is a city of palaces but for the Maltese, the Grand
Masters’ Palace is known simply as il-Palazz,
the Palace. In its finished form the Palace is built
on two floors and occupies an entire block. The two
main portals, Baroque and imposing, stand in direct
contrast to the unadorned treatment of the rest of the
façade; three other side entrances give on to
as many streets.
Three of the doorways lead to a spacious courtyard
which is on a slightly higher level. The larger of the
two courtyards is known as Neptune’s Courtyard
from a bronze statue of that god. The smaller courtyard
– Prince Alfred’s Courtyard, is named after
one of Queen Victoria’s sons to commemorate his
visit to Malta in 1858, but this courtyard is better
known as that of Pinto’s Clock. This clock has
four dials showing, besides the time, the day, the month
and the phases of the moon. The hours are struck by
bronze effigies of Moorish slaves wielding sledge-hammers.
It is said to be the work of Maltese clockmaker Gaetano
Vella and built in 1745.
As in Renaissance palaces in Italy, the important storey
was the Piano Nobile, the first floor; the ground floor
being used as stables, service quarters and stores.
The Main Staircase leading up to the Piano Nobile was
built by Grand Master Hughes de Loubenx Verdala as advertised
by the wolf in his coat of arms. The top of the staircase
gives on to a lobby formed by the angle where two of
the palace corridors meet.
The right-hand passage leads to what used to be the
Palace Armoury but that part of the building is now
the seat of the House of Representatives (the Parliamentary
Assembly is composed of only one chamber, there is no
The lunettes over the windows in this passage are the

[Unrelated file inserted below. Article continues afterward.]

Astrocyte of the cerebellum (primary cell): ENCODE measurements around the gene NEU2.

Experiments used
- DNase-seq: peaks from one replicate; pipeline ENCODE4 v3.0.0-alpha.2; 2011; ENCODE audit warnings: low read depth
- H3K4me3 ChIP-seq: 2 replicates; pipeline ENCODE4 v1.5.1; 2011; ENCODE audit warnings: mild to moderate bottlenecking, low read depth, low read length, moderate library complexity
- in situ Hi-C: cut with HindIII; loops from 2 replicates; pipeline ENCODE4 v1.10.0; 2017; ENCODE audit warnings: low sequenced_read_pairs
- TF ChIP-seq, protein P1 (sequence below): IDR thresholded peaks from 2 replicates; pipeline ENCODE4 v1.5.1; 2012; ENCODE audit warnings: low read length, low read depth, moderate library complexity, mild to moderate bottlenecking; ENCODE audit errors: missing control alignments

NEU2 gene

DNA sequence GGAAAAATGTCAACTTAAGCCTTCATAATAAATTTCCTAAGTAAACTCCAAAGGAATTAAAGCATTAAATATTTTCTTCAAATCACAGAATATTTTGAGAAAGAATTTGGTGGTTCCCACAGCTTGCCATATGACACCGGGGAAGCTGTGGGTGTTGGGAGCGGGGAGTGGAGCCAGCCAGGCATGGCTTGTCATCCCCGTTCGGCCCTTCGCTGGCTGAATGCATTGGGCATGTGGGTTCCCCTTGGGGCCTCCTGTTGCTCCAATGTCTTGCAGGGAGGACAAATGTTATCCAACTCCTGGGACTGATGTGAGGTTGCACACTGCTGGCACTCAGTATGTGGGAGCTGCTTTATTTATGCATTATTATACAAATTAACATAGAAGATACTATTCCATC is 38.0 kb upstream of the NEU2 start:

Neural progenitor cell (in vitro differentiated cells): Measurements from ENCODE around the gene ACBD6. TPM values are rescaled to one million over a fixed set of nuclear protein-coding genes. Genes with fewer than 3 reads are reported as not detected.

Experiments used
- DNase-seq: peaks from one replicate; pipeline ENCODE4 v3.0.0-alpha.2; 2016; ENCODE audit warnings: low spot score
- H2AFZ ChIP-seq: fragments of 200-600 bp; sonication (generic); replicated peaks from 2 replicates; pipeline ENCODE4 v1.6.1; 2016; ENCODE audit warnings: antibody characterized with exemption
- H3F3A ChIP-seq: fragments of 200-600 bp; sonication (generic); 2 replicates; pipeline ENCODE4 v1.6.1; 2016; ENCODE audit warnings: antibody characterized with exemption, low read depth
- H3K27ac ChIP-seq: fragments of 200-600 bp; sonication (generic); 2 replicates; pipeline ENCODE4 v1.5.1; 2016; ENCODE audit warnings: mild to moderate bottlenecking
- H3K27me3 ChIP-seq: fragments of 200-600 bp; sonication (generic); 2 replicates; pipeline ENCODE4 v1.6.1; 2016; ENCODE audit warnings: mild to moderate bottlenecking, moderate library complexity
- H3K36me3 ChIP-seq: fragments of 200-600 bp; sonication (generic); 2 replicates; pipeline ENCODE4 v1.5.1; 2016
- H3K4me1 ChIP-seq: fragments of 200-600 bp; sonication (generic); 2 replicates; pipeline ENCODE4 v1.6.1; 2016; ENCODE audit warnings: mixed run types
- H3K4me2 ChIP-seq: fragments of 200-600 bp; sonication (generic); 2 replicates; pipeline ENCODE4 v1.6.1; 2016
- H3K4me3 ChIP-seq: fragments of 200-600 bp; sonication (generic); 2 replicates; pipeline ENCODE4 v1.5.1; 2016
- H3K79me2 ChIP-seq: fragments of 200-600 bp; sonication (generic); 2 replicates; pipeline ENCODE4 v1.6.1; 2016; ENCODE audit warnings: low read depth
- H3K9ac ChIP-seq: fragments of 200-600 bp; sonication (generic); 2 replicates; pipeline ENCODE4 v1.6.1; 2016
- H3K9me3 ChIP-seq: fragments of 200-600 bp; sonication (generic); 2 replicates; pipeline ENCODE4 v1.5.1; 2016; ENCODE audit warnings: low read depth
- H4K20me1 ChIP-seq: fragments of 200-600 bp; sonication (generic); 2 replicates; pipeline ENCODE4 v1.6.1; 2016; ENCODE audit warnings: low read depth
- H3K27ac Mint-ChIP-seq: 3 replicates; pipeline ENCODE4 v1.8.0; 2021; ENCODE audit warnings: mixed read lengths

work of Nicolo Nasoni da Siena and were painted in the
first quarter of the 18th century. Their opposite numbers
were painted by the Maltese artist Giovanni Bonello
some hundred and sixty years later; the whole set, however,
is complementary and shows Maltese and Gozitan landscapes
as they appeared at those times.
A notable hall in the Armoury Corridor is the Council,
or Tapestry, Chamber, which was the place where the
members of the Order sat in Council. This chamber was
also the seat of the Malta Parliament from 1921 until
1974, before the House moved to its present situation.
On being elected to that high office, a Grand Master
was expected to make a gift to the Order – the
Part of the Gioja of Grand Master Ramon Perellos y
Rocaful is the priceless set of Gobelins Tapestries
that give the name to this chamber. Perellos was elected
in 1697 but it was only in 1710 that these tapestries
were completed and hung in the place for which they
had been created. Les Tentures des Indes (the Indian
Tapestries) is a vague title for a magnificient rendering
of fauna and flora from three continents, the Noble
Savage being also very much in evidence.
To the left-hand of the lobby at the top of the Main
Staircase is another corridor, known as the Entrance
Corridor; this too, like the Armoury Corridor is decorated
with paintings by Nicolo Nasoni, but this time the subject
chosen for the decoration of the lunettes are scenes
of naval battles between the Order’s galleys and
those of the Ottoman Turks, apparently a subject dear